On February 20, 2013, the Social Security Administration gave notice of a new rule on how a claimant’s use of drugs and alcohol affects their disability claim. Generally, use of drugs and alcohol will strongly undermine a clam for disability. However, the issue gets complicated when people self medicate, and when people have conditions that would be disabling regardless of whether there was any drug or alcohol usage.
The new regulation ( SSR 13-2p ) addresses these issues stating clearly that the Social Security Administration will still examine whether drug addiction or alcoholism is a contributing factor material to the determination of disability, and whether a claimant would still be disabled if he or she stopped using drugs or alcohol. These issues are often summarized as whether the drugs and alcohol are “material” to the disability claim.
From a technical point of view, which lawyers must adhere to, the new regulation references C.F.R. 404.1535 and 20 C.F.R. 416.935 which requires the adjudicator to apply the sequential process twice in order to delineate the effects of drugs or alcohol from other medically determinable impairments. During the first part of the process, the adjudicator will evaluate all the claimant’s impairments, including drugs and alcohol (DAA). Then, during the second process, the adjudicator must evaluate whether a finding of disability would remain if the claimant stopped DAA. If the answer is “no”, then the DAA is found to be material to a determination of disability and the claimant will be denied benefits. To determine materiality, SSR 13-2p outlines a DAA evaluation process through a series of six steps that must be applied throughout the sequential processes. The six steps include and may be considered throughout the evaluation in any order:
1. Does the claimant have DAA;
2. Is the claimant disabled considering all impairments including the DAA;
3. Is DAA the only impairment;
4. Is the other impairment(s) disabling by itself while the claimant is dependent upon abusing drugs or alcohol;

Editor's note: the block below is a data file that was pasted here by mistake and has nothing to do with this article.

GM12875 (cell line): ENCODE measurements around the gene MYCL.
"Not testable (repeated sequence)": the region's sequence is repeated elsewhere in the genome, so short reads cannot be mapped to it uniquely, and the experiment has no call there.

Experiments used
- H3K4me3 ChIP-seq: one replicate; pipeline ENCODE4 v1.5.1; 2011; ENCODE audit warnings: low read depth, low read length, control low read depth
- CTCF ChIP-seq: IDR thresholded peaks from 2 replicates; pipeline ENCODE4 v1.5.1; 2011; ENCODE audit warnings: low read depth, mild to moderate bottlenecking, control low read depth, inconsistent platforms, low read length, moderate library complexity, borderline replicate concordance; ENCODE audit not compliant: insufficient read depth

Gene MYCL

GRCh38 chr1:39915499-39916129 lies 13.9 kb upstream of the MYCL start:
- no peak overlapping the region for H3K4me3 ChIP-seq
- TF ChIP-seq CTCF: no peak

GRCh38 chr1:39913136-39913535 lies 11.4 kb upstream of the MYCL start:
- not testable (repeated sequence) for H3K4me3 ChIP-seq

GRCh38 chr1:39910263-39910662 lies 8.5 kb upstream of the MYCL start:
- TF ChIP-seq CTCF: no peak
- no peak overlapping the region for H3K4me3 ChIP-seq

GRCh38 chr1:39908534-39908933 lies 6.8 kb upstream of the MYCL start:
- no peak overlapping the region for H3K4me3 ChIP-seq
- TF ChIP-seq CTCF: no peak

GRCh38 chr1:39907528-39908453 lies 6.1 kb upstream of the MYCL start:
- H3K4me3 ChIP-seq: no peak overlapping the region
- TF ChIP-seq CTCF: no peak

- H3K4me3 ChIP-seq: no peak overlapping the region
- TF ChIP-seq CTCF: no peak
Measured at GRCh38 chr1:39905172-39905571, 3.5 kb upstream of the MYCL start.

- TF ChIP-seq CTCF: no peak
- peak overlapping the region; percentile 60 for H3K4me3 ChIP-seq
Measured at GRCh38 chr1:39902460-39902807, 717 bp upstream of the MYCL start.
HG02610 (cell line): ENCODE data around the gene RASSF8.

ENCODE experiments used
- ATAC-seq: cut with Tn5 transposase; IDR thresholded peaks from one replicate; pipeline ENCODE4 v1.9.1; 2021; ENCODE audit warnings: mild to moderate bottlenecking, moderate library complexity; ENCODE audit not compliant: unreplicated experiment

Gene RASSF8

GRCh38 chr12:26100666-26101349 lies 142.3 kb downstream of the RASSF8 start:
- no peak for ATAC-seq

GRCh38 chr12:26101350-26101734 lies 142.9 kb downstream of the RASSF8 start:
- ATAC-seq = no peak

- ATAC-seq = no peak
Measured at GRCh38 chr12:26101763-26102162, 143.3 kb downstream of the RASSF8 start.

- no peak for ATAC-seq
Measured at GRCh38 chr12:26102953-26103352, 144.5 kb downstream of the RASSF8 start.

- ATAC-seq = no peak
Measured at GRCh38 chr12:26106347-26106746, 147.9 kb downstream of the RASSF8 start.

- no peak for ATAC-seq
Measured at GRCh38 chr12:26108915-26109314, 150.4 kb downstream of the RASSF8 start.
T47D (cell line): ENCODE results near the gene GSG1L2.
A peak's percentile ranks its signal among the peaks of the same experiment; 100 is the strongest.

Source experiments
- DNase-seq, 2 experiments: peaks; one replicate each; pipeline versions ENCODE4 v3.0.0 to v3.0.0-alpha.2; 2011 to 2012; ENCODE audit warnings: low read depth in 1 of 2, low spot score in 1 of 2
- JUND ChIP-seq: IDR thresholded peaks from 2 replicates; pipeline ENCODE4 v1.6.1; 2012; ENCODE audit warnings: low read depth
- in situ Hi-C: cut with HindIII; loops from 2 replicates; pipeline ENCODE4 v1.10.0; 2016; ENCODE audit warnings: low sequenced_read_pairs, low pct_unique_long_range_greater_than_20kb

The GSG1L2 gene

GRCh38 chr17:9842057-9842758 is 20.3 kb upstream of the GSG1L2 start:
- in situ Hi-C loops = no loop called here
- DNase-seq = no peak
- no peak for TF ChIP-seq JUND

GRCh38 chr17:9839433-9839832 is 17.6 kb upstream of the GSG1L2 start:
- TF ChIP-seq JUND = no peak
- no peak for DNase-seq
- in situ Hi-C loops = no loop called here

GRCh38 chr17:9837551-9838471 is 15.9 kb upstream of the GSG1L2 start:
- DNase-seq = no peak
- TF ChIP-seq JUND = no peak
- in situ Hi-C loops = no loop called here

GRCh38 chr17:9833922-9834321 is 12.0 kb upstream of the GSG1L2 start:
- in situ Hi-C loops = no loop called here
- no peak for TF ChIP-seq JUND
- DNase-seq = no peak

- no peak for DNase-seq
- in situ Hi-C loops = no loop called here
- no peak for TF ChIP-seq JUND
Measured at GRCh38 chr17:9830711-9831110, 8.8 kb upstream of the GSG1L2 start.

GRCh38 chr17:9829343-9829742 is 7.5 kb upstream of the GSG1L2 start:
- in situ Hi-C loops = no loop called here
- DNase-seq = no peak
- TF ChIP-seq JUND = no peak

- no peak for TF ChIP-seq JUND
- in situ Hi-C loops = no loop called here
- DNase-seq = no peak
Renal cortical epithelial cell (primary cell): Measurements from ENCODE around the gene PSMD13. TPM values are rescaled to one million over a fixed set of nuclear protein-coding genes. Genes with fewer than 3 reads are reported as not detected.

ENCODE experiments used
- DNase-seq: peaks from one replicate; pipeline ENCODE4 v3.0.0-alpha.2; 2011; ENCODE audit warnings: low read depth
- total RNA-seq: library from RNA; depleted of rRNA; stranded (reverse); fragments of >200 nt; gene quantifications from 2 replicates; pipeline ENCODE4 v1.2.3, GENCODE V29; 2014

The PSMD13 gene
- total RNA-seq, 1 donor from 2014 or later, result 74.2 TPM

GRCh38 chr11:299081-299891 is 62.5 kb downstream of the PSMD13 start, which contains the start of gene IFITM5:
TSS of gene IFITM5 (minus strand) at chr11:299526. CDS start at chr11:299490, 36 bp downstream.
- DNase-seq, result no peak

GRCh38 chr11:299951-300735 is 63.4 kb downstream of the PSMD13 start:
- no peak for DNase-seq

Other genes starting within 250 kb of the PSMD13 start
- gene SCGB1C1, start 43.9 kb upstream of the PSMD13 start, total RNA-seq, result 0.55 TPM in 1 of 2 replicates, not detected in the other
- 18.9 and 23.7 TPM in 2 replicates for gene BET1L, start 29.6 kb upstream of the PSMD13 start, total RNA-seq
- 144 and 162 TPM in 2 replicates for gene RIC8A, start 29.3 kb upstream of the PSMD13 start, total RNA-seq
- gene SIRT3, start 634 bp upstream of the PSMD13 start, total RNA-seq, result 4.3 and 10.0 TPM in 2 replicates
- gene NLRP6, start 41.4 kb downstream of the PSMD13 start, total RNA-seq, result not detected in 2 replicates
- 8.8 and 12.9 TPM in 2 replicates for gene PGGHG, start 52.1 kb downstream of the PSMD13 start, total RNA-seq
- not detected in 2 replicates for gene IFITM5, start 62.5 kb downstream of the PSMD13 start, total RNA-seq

5. Does the DAA cause or affect the claimant’s medically determinable impairments; and
6. Would the other impairments improve to the point of non-disability in the absence of DAA.
A significant focus on this new regulation is that it requires a higher degree of medical information to determine if the DAA is a material factor to disability. Specifically, SSA will only make a DAA materiality determination when an acceptable medical source finds that the claimant suffers from a Substance Use Disorder. A Substance Use Disorder is diagnosed in part by the presence of maladaptive use of alcohol, illegal drugs, prescription medication, and toxic substances (S.S.A Feb. 20, 2013). But SSR 13-2p now specifically excludes from Substance Use Disorders a claimant’s addiction to prescription medications taken as prescribed, and the claimant’s history of or current occasional maladaptive drug or alcohol use. Additionally, the new regulation provides for a new aspect of the materiality determination in Step 6 above. SSA can deny a claim if it can be shown that the claimant’s impairments may improve to the point of non-disability in the absence of DAA.
It should also be noted that periods of no drug/alcohol use are looked at by the Social Security Administration, including whether disability symptoms continue or stop during this period of abstinence. Acceptable medical sources are not necessary to make a determination that a claimant’s work-related functioning would improve in the absence of DAA and opinions of family members and “other” medical sources may be considered.
The SSA gave the following as examples of impairments that are likely to improve in the absence of DAA: alcoholic hepatitis, fatty liver, and alcoholic cardiomyopathy. Further, SSA states in SSR 13-2p that it does not know of any research data that it can use to predict reliably that any given claimant’s cooccurring mental disorder would improve, if the claimant were to stop using drugs or alcohol (S.S.A Feb. 20, 2013).
Our law firm recognizes the difficulties in having a disability and then having an accusation that the disability was caused by the alcohol or drugs. We also must recognize SSA looks unfavorably towards drug or excessive alcohol usage. These situations are often complicated and we address them on an individual basis with the intent of proving that the underlying disability is the true cause for not being able to work.
For more information, see Social Security Ruling, SSR 13-2p; Titles II and XVI: Evaluating Cases involving Drug Addiction and Alcoholism (DAA) (S.S.A Feb. 20, 2013)(effective March 22, 2013; rescinds and replaces SSR 82-60) or call our offices and speak with an attorney.